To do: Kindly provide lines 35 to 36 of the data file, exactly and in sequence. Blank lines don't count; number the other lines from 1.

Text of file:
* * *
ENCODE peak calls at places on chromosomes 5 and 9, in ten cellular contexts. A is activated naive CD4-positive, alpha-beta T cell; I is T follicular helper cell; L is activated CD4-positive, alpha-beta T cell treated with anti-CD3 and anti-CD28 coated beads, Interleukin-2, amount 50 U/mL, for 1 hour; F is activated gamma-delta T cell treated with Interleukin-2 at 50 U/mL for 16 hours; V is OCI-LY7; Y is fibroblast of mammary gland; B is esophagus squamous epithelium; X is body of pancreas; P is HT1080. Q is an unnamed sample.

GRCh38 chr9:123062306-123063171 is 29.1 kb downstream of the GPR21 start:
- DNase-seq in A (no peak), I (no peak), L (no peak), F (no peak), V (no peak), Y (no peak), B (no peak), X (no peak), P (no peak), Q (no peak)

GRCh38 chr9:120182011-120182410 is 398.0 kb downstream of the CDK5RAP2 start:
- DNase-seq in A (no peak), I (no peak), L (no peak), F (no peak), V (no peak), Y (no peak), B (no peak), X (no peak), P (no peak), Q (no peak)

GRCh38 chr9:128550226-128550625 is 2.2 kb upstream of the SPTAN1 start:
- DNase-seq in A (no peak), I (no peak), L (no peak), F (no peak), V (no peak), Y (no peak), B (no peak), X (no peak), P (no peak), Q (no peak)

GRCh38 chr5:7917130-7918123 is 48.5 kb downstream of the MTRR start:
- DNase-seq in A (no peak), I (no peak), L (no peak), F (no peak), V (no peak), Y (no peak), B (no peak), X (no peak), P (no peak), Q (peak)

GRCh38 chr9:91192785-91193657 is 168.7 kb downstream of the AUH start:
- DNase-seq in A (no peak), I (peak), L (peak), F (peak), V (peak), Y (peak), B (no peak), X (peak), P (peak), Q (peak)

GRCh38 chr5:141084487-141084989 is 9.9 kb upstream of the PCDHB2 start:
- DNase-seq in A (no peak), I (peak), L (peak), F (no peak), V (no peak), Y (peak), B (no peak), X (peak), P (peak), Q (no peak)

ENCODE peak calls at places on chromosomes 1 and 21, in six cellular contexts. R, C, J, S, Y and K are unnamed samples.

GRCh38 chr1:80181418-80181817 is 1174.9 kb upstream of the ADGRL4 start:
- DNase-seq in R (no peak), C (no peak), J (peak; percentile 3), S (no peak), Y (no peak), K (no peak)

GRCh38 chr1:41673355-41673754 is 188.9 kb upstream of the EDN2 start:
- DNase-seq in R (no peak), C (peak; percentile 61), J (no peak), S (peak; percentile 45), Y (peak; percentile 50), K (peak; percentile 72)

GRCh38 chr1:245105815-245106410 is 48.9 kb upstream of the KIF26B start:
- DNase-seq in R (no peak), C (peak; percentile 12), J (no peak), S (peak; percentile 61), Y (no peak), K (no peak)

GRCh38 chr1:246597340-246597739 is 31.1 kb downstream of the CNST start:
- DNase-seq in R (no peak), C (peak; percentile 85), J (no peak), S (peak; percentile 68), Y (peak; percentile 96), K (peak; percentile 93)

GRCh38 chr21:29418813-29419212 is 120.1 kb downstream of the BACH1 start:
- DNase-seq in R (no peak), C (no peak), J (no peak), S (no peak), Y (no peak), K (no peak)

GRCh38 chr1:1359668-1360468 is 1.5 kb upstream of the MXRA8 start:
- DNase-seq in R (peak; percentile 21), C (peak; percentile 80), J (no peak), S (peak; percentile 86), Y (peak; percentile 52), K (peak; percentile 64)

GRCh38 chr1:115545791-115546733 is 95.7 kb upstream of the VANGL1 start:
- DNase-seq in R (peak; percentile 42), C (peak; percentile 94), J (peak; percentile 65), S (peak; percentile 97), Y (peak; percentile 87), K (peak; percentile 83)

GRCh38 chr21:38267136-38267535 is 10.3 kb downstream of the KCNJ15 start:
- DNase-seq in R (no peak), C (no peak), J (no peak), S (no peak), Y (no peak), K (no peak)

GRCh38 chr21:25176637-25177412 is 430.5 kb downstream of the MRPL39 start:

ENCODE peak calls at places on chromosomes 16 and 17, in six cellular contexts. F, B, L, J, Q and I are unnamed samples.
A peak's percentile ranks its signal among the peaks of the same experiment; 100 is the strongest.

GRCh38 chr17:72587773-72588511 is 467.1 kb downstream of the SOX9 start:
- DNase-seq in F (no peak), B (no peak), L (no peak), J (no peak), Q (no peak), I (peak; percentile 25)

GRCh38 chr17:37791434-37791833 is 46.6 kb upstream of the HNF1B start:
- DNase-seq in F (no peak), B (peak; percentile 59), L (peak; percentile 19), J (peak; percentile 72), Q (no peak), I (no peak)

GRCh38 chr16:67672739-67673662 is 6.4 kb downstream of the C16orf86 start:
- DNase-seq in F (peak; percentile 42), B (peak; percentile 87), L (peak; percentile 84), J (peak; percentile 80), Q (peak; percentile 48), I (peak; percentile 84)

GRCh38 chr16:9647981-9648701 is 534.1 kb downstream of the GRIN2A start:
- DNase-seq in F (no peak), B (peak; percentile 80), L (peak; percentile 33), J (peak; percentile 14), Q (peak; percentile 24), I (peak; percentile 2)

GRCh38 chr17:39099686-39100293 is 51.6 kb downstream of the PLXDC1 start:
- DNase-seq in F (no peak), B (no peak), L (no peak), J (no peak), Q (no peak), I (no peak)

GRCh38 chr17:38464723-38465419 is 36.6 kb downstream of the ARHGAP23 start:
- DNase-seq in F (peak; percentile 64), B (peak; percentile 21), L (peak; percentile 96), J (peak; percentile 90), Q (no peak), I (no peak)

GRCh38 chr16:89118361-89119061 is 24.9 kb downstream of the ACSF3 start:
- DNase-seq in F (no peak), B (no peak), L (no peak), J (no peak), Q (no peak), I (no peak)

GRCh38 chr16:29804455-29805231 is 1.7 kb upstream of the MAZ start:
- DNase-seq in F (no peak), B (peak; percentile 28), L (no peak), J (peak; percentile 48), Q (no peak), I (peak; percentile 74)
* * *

- DNase-seq in F (no peak), B (no peak), L (no peak), J (no peak), Q (no peak), I (peak; percentile 25)

GRCh38 chr17:37791434-37791833 is 46.6 kb upstream of the HNF1B start: